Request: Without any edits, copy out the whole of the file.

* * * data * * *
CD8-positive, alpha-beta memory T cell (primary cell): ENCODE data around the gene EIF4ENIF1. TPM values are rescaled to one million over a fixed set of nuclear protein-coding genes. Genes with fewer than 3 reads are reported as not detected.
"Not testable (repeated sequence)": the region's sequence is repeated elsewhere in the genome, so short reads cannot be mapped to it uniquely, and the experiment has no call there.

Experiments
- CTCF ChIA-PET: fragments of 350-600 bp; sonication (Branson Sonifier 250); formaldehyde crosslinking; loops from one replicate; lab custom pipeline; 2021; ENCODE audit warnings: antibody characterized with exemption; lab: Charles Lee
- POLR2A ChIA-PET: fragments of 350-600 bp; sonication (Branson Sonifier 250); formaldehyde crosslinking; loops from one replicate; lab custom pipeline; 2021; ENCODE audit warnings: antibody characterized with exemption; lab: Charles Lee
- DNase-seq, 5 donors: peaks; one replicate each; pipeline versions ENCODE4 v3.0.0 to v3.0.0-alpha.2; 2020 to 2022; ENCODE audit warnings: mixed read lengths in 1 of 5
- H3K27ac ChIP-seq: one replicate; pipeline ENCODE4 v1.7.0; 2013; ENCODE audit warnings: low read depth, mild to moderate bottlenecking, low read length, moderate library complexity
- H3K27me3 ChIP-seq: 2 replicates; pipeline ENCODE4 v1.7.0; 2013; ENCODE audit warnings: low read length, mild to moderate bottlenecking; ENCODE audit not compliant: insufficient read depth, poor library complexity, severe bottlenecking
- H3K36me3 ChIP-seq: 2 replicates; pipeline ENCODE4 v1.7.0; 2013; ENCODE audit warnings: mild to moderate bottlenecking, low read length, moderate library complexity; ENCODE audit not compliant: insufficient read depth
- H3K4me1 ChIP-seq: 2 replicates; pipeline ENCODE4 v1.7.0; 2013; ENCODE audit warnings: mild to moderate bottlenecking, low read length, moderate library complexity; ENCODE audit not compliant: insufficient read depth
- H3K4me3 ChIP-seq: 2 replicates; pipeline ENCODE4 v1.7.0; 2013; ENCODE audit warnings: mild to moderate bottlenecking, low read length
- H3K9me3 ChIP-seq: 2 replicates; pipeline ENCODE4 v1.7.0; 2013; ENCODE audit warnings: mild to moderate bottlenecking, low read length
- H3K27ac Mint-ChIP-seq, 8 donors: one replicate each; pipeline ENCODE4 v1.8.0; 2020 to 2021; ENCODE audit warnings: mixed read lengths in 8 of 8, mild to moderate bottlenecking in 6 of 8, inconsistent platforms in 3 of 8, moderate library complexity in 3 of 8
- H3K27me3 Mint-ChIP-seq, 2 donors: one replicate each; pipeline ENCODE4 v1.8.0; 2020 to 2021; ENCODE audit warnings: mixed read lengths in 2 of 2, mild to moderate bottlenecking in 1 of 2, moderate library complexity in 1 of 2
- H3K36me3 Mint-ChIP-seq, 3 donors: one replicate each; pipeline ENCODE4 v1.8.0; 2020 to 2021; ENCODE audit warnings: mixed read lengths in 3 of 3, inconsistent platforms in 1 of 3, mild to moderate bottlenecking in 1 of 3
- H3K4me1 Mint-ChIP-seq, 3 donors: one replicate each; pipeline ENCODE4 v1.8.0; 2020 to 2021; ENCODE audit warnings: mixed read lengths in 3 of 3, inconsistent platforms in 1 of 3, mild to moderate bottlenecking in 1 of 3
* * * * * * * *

CD8-positive, alpha-beta memory T cell (primary cell): ENCODE data around the gene EIF4ENIF1. TPM values are rescaled to one million over a fixed set of nuclear protein-coding genes. Genes with fewer than 3 reads are reported as not detected.
"Not testable (repeated sequence)": the region's sequence is repeated elsewhere in the genome, so short reads cannot be mapped to it uniquely, and the experiment has no call there.

Experiments
- CTCF ChIA-PET: fragments of 350-600 bp; sonication (Branson Sonifier 250); formaldehyde crosslinking; loops from one replicate; lab custom pipeline; 2021; ENCODE audit warnings: antibody characterized with exemption; lab: Charles Lee
- POLR2A ChIA-PET: fragments of 350-600 bp; sonication (Branson Sonifier 250); formaldehyde crosslinking; loops from one replicate; lab custom pipeline; 2021; ENCODE audit warnings: antibody characterized with exemption; lab: Charles Lee
- DNase-seq, 5 donors: peaks; one replicate each; pipeline versions ENCODE4 v3.0.0 to v3.0.0-alpha.2; 2020 to 2022; ENCODE audit warnings: mixed read lengths in 1 of 5
- H3K27ac ChIP-seq: one replicate; pipeline ENCODE4 v1.7.0; 2013; ENCODE audit warnings: low read depth, mild to moderate bottlenecking, low read length, moderate library complexity
- H3K27me3 ChIP-seq: 2 replicates; pipeline ENCODE4 v1.7.0; 2013; ENCODE audit warnings: low read length, mild to moderate bottlenecking; ENCODE audit not compliant: insufficient read depth, poor library complexity, severe bottlenecking
- H3K36me3 ChIP-seq: 2 replicates; pipeline ENCODE4 v1.7.0; 2013; ENCODE audit warnings: mild to moderate bottlenecking, low read length, moderate library complexity; ENCODE audit not compliant: insufficient read depth
- H3K4me1 ChIP-seq: 2 replicates; pipeline ENCODE4 v1.7.0; 2013; ENCODE audit warnings: mild to moderate bottlenecking, low read length, moderate library complexity; ENCODE audit not compliant: insufficient read depth
- H3K4me3 ChIP-seq: 2 replicates; pipeline ENCODE4 v1.7.0; 2013; ENCODE audit warnings: mild to moderate bottlenecking, low read length
- H3K9me3 ChIP-seq: 2 replicates; pipeline ENCODE4 v1.7.0; 2013; ENCODE audit warnings: mild to moderate bottlenecking, low read length
- H3K27ac Mint-ChIP-seq, 8 donors: one replicate each; pipeline ENCODE4 v1.8.0; 2020 to 2021; ENCODE audit warnings: mixed read lengths in 8 of 8, mild to moderate bottlenecking in 6 of 8, inconsistent platforms in 3 of 8, moderate library complexity in 3 of 8
- H3K27me3 Mint-ChIP-seq, 2 donors: one replicate each; pipeline ENCODE4 v1.8.0; 2020 to 2021; ENCODE audit warnings: mixed read lengths in 2 of 2, mild to moderate bottlenecking in 1 of 2, moderate library complexity in 1 of 2
- H3K36me3 Mint-ChIP-seq, 3 donors: one replicate each; pipeline ENCODE4 v1.8.0; 2020 to 2021; ENCODE audit warnings: mixed read lengths in 3 of 3, inconsistent platforms in 1 of 3, mild to moderate bottlenecking in 1 of 3
- H3K4me1 Mint-ChIP-seq, 3 donors: one replicate each; pipeline ENCODE4 v1.8.0; 2020 to 2021; ENCODE audit warnings: mixed read lengths in 3 of 3, inconsistent platforms in 1 of 3, mild to moderate bottlenecking in 1 of 3